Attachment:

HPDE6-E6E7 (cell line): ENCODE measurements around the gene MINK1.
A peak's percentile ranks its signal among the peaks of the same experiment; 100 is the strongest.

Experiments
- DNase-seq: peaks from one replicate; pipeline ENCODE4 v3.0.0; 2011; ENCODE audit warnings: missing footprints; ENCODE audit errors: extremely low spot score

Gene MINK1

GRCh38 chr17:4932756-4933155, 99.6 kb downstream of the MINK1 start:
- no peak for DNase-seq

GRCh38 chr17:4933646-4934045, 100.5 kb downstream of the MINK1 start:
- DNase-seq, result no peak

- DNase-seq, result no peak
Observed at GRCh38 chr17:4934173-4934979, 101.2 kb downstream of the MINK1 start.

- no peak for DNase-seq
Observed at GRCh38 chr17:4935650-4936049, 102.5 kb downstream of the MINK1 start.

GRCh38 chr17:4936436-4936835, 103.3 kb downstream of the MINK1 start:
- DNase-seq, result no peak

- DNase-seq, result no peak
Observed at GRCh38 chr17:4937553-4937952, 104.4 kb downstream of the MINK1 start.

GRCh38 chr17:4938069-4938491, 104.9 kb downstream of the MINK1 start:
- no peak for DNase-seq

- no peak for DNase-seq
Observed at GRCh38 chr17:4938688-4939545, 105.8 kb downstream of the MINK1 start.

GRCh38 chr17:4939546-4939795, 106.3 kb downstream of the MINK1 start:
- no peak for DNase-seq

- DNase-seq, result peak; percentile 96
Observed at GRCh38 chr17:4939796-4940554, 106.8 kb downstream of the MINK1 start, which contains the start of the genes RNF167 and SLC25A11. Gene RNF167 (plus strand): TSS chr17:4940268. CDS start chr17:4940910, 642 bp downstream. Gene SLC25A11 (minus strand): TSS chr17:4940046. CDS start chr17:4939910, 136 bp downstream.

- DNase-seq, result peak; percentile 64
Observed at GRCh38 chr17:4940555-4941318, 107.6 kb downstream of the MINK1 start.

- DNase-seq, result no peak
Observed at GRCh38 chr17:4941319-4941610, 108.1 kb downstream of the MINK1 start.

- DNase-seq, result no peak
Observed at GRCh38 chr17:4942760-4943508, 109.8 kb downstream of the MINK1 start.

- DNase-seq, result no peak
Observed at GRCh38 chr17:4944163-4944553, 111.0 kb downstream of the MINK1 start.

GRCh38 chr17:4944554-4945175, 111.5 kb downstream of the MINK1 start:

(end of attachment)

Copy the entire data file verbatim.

HPDE6-E6E7 (cell line): ENCODE measurements around the gene MINK1.
A peak's percentile ranks its signal among the peaks of the same experiment; 100 is the strongest.

Experiments
- DNase-seq: peaks from one replicate; pipeline ENCODE4 v3.0.0; 2011; ENCODE audit warnings: missing footprints; ENCODE audit errors: extremely low spot score

Gene MINK1

GRCh38 chr17:4932756-4933155, 99.6 kb downstream of the MINK1 start:
- no peak for DNase-seq

GRCh38 chr17:4933646-4934045, 100.5 kb downstream of the MINK1 start:
- DNase-seq, result no peak

- DNase-seq, result no peak
Observed at GRCh38 chr17:4934173-4934979, 101.2 kb downstream of the MINK1 start.

- no peak for DNase-seq
Observed at GRCh38 chr17:4935650-4936049, 102.5 kb downstream of the MINK1 start.

GRCh38 chr17:4936436-4936835, 103.3 kb downstream of the MINK1 start:
- DNase-seq, result no peak

- DNase-seq, result no peak
Observed at GRCh38 chr17:4937553-4937952, 104.4 kb downstream of the MINK1 start.

GRCh38 chr17:4938069-4938491, 104.9 kb downstream of the MINK1 start:
- no peak for DNase-seq

- no peak for DNase-seq
Observed at GRCh38 chr17:4938688-4939545, 105.8 kb downstream of the MINK1 start.

GRCh38 chr17:4939546-4939795, 106.3 kb downstream of the MINK1 start:
- no peak for DNase-seq

- DNase-seq, result peak; percentile 96
Observed at GRCh38 chr17:4939796-4940554, 106.8 kb downstream of the MINK1 start, which contains the start of the genes RNF167 and SLC25A11. Gene RNF167 (plus strand): TSS chr17:4940268. CDS start chr17:4940910, 642 bp downstream. Gene SLC25A11 (minus strand): TSS chr17:4940046. CDS start chr17:4939910, 136 bp downstream.

- DNase-seq, result peak; percentile 64
Observed at GRCh38 chr17:4940555-4941318, 107.6 kb downstream of the MINK1 start.

- DNase-seq, result no peak
Observed at GRCh38 chr17:4941319-4941610, 108.1 kb downstream of the MINK1 start.

- DNase-seq, result no peak
Observed at GRCh38 chr17:4942760-4943508, 109.8 kb downstream of the MINK1 start.

- DNase-seq, result no peak
Observed at GRCh38 chr17:4944163-4944553, 111.0 kb downstream of the MINK1 start.

GRCh38 chr17:4944554-4945175, 111.5 kb downstream of the MINK1 start: